Covid complacency

The present surge in Covid cases is just what we did not need in the run-up to Christmas.

Reported cases have increased in what is being called a fifth Covid wave.

More significantly, because so many people will not report these days, wastewater monitoring shows a steep climb.

The wave will sweep over different parts of the country at slightly differing times.

Noticeably, the wastewater peak in Otago might have just passed while Southland’s might still be to arrive.

Covid is inexorably infiltrating those who thought they might have escaped this dreaded lurgy over the past three years.

Others are catching these newer variants as their second or third brush with Covid.

At some stage, we had to live "normally" with the virus in our midst. In August the government threw up the white flag and restrictions are all but gone. Recommendations are mild.

So be it. Nonetheless, like Covid itself, complacency has spread.

WellSouth Primary Network has noted the recent spike was a good reminder of Covid-19’s presence in the community and that it still posed a threat to our older whānau and loved ones who had compromised immune systems.

From mid-July to mid-October, there was about one death a week from Covid-19, according to WellSouth.

But in the past three weeks, the average in Otago and Southland had been six a week — a total of 19.

The figures match general gossip. Many people will know of others catching Covid in this wave.

We hear, too, of occasions which would have once been described as superspreader events because of the numbers catching Covid there.

Covid’s impact varies enormously. Some people are flattened for days. Others have few symptoms. The virus lingers or rebounds for some. There are still concerning cases of "long Covid".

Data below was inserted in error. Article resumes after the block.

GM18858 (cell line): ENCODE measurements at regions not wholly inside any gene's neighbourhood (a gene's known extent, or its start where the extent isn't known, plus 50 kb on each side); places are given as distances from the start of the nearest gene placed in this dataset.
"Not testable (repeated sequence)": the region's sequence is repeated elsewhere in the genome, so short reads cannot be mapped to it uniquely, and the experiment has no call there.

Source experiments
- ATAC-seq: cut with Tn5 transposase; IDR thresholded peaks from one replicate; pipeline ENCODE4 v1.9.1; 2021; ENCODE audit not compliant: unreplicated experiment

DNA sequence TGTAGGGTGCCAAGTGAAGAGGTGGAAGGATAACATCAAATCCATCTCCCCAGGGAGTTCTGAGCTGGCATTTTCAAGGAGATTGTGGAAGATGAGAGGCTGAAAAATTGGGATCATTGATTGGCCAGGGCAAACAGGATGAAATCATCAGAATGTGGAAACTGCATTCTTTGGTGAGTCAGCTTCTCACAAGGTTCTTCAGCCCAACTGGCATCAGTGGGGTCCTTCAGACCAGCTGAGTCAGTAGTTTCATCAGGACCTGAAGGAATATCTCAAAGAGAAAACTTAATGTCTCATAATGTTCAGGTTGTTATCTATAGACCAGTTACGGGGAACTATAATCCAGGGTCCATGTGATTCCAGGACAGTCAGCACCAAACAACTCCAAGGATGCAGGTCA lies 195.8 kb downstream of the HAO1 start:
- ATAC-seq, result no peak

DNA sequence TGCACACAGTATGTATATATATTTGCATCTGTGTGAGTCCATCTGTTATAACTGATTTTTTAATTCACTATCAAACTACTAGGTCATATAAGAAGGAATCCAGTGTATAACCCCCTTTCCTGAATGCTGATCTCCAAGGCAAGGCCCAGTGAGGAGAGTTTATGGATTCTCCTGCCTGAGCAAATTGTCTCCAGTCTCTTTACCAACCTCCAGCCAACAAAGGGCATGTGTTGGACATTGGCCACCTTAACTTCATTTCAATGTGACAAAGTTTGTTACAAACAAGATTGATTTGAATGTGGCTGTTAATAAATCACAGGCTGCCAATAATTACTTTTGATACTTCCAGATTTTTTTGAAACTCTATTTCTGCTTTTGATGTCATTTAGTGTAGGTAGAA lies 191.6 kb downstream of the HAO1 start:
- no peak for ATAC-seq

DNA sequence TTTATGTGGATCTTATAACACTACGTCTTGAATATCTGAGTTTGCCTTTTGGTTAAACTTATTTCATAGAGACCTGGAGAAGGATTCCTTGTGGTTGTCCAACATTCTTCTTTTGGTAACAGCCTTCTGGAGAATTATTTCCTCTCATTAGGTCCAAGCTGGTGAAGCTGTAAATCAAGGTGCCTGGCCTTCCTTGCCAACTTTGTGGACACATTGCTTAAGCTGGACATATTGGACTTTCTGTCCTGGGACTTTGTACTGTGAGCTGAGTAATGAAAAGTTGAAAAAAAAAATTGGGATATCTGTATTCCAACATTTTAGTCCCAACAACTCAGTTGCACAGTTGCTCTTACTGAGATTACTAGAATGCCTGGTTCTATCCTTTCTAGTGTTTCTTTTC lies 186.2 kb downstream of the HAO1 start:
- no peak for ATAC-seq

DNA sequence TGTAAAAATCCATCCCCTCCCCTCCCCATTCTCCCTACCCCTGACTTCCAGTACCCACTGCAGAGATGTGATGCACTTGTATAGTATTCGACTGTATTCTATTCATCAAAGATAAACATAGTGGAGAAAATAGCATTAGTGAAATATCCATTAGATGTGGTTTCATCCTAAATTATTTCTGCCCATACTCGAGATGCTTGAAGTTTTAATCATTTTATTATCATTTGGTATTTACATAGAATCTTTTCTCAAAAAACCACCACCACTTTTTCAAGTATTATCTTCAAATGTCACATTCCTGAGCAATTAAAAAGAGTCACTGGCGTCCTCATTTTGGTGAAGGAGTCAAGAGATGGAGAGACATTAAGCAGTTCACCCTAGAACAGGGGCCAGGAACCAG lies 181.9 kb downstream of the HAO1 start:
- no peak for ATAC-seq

Complacency shows itself in the lack of people testing themselves and the lack of reporting, compared to the Covid in wastewater.

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Image: ODT files
No doubt, some are ignoring even the now limited five-day recommended isolation period. No doubt, many are pushing themselves too soon rather than letting their bodies recover properly.

No doubt, many close contacts are not rapid antigen testing during those five days. That is the official advice now, although close contacts are not expected to isolate.

It is, of course, common for Covid to spread among members of the same household.

It is also telling that half of those aged over 50 have not had their second booster shot.

People also need reminding about the antiviral (Paxlovid) course available free through pharmacies or GPs for those over 65, for Māori and Pacific people aged over 50 and for those with long-term health conditions or who are immunocompromised.

These should be taken as soon as possible after a positive test.

This wave is surging despite warmer weather and therefore more ventilation and more socialising outdoors.

While it is unrealistic to expect a return to widescale mask use, those coming out of Covid and those at added risk would be wise to mask up at events with crowds.

We are herd animals who, mostly, find it uncomfortable to stand out.

Hopefully, enough people can wear masks to encourage others to do so when they should.

Dunedin Mayor Jules Radich is among the latest to succumb. He has been criticised by Cr David Benson-Pope for "downplaying" the Covid spike and being slow to officially inform council staff about his personal situation.

Cr Benson-Pope was concerned the council had known about the spike in the wastewater but had failed to say anything publicly.

While Mr Radich’s lack of communication on both fronts is hardly a hanging offence, it would have been helpful if he had been more proactive, and more informative.

He already has a history of downplaying Covid after his "no cause for alarm" comments after a cruise ship docked in Dunedin with hundreds of Covid-positive passengers last November.

Another Covid wave is, obviously, not what we wanted for Christmas. At least, however, it can act as an additional warning.

We, and our leaders, cannot take Covid for granted.